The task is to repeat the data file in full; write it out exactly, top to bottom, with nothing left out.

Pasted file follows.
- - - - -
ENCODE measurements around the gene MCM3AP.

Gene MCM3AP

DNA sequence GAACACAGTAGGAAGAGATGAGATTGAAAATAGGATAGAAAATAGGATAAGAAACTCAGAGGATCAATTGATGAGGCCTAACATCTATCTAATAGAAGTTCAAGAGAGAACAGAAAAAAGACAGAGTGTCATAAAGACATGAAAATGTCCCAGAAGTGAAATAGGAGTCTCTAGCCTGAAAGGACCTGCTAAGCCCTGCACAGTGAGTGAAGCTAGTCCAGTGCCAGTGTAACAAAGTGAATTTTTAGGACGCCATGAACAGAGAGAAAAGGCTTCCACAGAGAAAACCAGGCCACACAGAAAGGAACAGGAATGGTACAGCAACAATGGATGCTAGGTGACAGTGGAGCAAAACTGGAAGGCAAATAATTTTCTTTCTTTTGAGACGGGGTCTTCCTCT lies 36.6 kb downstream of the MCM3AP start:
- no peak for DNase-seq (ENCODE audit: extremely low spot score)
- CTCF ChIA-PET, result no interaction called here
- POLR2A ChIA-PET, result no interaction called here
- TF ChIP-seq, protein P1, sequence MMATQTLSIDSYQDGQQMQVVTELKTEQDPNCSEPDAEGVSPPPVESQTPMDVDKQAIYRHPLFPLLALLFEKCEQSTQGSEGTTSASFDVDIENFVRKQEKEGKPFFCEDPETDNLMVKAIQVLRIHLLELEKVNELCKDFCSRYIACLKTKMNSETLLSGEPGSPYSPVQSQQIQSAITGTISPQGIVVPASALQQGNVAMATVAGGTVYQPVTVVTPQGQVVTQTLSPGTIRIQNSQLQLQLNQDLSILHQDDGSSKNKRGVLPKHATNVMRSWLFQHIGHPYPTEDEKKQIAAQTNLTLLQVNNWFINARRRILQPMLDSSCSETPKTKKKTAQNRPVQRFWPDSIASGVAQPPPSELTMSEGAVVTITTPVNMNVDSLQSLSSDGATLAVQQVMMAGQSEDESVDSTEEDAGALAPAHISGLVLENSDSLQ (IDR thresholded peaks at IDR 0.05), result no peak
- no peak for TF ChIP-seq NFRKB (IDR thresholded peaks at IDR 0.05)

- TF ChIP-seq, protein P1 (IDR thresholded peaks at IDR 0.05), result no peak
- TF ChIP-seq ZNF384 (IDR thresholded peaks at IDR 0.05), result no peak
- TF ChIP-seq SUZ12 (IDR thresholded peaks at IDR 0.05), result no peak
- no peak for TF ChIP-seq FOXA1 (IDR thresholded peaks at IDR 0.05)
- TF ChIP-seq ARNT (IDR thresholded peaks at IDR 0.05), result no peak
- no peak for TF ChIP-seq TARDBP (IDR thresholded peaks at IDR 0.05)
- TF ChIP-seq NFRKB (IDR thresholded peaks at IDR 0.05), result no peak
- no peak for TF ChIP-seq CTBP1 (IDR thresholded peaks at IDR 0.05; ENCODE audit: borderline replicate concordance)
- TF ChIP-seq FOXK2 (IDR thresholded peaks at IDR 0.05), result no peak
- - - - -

ENCODE measurements around the gene MCM3AP.

Gene MCM3AP

DNA sequence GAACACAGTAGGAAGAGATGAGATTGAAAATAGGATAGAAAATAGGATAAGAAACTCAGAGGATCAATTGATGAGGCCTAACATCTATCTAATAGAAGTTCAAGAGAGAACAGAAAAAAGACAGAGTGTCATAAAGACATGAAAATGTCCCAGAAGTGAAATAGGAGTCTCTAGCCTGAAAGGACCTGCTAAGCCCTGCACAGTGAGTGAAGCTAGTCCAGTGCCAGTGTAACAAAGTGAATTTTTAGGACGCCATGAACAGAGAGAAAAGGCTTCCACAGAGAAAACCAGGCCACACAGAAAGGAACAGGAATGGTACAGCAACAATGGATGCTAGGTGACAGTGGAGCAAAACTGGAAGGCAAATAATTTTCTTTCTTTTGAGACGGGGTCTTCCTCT lies 36.6 kb downstream of the MCM3AP start:
- no peak for DNase-seq (ENCODE audit: extremely low spot score)
- CTCF ChIA-PET, result no interaction called here
- POLR2A ChIA-PET, result no interaction called here
- TF ChIP-seq, protein P1, sequence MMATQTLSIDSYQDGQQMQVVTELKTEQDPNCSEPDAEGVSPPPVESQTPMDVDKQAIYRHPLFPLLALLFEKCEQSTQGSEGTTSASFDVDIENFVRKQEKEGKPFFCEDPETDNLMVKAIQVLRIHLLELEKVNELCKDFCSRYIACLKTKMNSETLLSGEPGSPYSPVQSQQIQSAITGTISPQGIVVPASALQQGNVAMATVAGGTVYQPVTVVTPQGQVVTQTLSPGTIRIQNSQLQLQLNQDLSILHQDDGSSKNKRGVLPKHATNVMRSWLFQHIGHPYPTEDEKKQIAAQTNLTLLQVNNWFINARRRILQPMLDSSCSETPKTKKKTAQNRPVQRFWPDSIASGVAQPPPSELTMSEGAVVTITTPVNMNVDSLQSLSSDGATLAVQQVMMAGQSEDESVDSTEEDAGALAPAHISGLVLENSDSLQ (IDR thresholded peaks at IDR 0.05), result no peak
- no peak for TF ChIP-seq NFRKB (IDR thresholded peaks at IDR 0.05)

- TF ChIP-seq, protein P1 (IDR thresholded peaks at IDR 0.05), result no peak
- TF ChIP-seq ZNF384 (IDR thresholded peaks at IDR 0.05), result no peak
- TF ChIP-seq SUZ12 (IDR thresholded peaks at IDR 0.05), result no peak
- no peak for TF ChIP-seq FOXA1 (IDR thresholded peaks at IDR 0.05)
- TF ChIP-seq ARNT (IDR thresholded peaks at IDR 0.05), result no peak
- no peak for TF ChIP-seq TARDBP (IDR thresholded peaks at IDR 0.05)
- TF ChIP-seq NFRKB (IDR thresholded peaks at IDR 0.05), result no peak
- no peak for TF ChIP-seq CTBP1 (IDR thresholded peaks at IDR 0.05; ENCODE audit: borderline replicate concordance)
- TF ChIP-seq FOXK2 (IDR thresholded peaks at IDR 0.05), result no peak